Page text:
Meanwhile the broad beans are well developed, and I need to harvest what I want ASAP, if I can just bend down to get at them! A few weeks more and I'll be harvesting for seed. Then I can build some more raised beds in that space. I've already treated the planks.

The day length neutral broad beans are up, and looking a bit wilted in the heat. I'm waiting to see how they get on; if they don't do well, no matter. They'll just go into the mix next year.

I'm harvesting peas for seed, and I've lifted onions and garlic. They're no good, but the shallotts are by far the best I've ever had. I've never been able to grow them at ground level, but they thrived in a raised bed. If my back would just recover from whatever I did to it, there's loads to get on with.

Thursday, 18 July 2013

Hive Inspection


Rat-tailed radishes are now in full bloom. I haven't grown these before; it'll be interesting to see what they come out like. The whole of a radish plant is edible, but these are bred for the seed pods rather than the roots.

I inspected both swarms today. The first one - in Hive 6 - is the larger. It has a big patch of eggs on one frame, and a small patch on another. There's no brood yet that I can see. I've found the queen and marked her with red paint. That's last year's colour; I doubt whether she was raised this year.

The second, in Hive 2, has no eggs or brood that I can see, and I couldn't find the queen. It's a lot smaller than the first, but quite strong enough to grow and flourish. It's early days yet, and I can see nothing wrong.

There were mobs of bees round Hive 3 this afternoon, so there could be yet another swarm on the way.

Tuesday, 16 July 2013

Shallotts


Last year I tried some shallotts I'd been given by a neighbour who shows them. They didn't do much, but it was a ghastly year, and I've never had any luck with the things anyway. For years, I didn't bother growing them. However, I tried again, in one of my raised beds.

They flourished. I'll be keeping these for planting, to give me a good crop (I hope) next year. It's amazing what a difference a few inches elevation can make. I've long suspected the things failed due to wet soil all winter, and it looks as though I was right.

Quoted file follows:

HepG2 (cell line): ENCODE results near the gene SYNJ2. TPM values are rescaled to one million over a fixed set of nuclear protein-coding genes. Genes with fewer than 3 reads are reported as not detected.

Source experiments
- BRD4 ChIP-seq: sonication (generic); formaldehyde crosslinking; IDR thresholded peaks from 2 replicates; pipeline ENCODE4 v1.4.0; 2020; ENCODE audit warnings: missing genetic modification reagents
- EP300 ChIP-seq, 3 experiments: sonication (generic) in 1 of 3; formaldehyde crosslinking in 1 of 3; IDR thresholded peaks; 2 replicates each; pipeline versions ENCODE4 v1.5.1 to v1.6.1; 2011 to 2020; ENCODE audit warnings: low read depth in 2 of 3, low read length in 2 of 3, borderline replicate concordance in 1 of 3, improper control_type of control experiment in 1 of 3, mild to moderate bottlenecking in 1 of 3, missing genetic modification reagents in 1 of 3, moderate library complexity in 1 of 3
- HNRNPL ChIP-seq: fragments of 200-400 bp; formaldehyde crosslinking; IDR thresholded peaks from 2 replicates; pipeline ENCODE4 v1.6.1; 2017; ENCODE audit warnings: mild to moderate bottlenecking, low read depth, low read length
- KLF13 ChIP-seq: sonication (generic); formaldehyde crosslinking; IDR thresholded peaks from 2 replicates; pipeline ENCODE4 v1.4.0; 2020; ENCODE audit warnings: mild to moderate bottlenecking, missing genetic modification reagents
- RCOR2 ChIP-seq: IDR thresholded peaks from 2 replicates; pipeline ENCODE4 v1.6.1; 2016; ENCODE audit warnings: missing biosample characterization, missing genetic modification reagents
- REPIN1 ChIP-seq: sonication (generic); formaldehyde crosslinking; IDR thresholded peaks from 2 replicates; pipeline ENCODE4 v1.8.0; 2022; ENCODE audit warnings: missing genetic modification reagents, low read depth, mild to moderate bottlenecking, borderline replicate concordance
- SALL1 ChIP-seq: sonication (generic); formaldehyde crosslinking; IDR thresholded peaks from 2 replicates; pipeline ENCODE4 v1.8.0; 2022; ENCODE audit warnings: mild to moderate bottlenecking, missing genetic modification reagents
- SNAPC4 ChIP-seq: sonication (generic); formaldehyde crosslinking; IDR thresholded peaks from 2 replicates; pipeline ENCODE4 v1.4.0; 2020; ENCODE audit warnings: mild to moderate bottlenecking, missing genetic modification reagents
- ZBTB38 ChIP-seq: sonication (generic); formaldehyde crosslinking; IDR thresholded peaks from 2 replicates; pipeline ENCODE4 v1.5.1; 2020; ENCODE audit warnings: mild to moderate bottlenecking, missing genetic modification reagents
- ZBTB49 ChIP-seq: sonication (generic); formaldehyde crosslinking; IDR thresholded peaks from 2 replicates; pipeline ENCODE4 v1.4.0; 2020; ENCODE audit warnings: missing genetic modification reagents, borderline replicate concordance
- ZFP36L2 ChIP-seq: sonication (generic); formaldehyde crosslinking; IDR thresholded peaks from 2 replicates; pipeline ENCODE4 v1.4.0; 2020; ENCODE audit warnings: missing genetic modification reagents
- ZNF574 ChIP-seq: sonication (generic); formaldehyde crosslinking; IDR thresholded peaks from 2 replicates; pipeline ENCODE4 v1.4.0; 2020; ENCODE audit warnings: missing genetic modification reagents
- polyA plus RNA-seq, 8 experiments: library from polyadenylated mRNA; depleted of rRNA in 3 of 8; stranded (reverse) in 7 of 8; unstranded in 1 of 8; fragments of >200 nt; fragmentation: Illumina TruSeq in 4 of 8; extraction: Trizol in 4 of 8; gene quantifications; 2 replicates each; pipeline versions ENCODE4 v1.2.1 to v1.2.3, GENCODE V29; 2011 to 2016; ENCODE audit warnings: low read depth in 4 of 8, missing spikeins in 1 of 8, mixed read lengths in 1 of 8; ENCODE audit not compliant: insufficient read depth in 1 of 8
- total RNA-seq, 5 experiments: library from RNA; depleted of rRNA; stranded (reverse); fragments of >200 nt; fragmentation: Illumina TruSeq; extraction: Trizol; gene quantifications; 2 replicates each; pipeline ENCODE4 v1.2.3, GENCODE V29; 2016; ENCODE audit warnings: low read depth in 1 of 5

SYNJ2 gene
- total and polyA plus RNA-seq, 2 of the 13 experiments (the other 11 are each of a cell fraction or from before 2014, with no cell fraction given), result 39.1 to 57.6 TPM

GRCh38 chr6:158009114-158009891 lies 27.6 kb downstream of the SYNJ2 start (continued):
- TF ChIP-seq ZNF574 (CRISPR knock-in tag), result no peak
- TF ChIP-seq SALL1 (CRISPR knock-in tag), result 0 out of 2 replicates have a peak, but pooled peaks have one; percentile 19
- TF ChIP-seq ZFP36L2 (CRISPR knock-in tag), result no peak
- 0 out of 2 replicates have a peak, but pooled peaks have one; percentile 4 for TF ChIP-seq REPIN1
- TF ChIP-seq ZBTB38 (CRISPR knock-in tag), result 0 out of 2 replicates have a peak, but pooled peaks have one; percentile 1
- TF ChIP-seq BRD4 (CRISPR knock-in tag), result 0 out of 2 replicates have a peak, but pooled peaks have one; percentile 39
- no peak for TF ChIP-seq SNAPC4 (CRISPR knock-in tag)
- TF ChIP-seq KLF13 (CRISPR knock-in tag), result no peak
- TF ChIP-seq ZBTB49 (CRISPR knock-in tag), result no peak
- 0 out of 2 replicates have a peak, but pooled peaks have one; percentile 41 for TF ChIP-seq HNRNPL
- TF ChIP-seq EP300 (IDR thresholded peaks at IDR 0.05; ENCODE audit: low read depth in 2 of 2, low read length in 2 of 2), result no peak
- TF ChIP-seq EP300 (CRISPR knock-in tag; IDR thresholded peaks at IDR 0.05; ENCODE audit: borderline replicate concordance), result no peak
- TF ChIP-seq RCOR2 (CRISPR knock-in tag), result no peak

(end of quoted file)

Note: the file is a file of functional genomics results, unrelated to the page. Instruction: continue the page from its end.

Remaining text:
Saturday, 6 July 2013

Peas and Broad Beans


This strange looking little pea, known to me as PI 269787 Umbellata, is one of several I got from the States over the winter. As you see, it's very dwarf, very umbellate - all the flowers and tendrils are together at the top - and the white flowers come one at a time, and don't fully open.

I've got several more interesting ones, and I'll post pics when they flower. The only other umbellate pea I have pics of is Salmon Flowered, which has been circulating over here for years.


There's very little record of individual varieties, but the type, which is generally a little sweeter tasting than earlier peas, was popular from the late 17th to the early 19th Century.




Crimson Flowered Bean, an old English variety known from the 18th Century at least, and Oldambster Wierboon, from Holland. I rather wish I'd grown the latter out separately rather than putting all the seeds i had into a mix.

I can't believe the broadies have been in since March, but they're in full bloom at last, and beans are starting to form. I've just planted Luz de Otono, a day length neutral variety from Spain, which is supposed to produce a crop in a mild autumn if it goes in at this time. It'll be interesting to see if it works!


 Sarracenia flava. I have a few Sarracenias growing outside; most of them are fine, though plants grown from seed which originated in the southern States don't do so well/


An old rose I grew from a cutting.
 


Lastly smoke rising from the biggest fire ever recorded in the West Midlands, last week. A Chinese lantern ignited a waste dump in Smethwick, a few miles away. It's not unique; there used to be a used tyre dump in Lozells which went up in smoke regularly, and there have been others. I don't understand why these things are allowed in urban areas where large numbers of people can be affected by poisonous smoke.

Wednesday, 19 June 2013

Progress at last!

I've been neglecting this blog badly, thanks to the endless winter, and sickness. It's high time I got back to it!

I've got three raised beds filled and planted now. The latest, in the foreground, has rare peas which I'm growing out for seed. Several are umbellates I got from the States; I'm really excited about these. They're probably all or mostly British varieties, since our peas were popular over there in Victorian times, but they've disappeared on this side of the Atlantic. They all have to be netted against pigeons, first when they're small and the shoots are accessible, and then when the peas start swelling.


 
These are peas I planted earlier. The nets should really have come off before now, but I haven't been well, and it's been a real struggle.


Many of the broad beans are flowering at last; I can't believe I planted these in March. I've planted nine varieties; Crimson Flowered Bean in the foreground, with the all white Oldambster Weirboon from Holland just behind. Those two look far more interesting than the conventional varieties, which have white flowers with a black spot. They didn't all germinate well, and the slugs got a few, hence the gaps.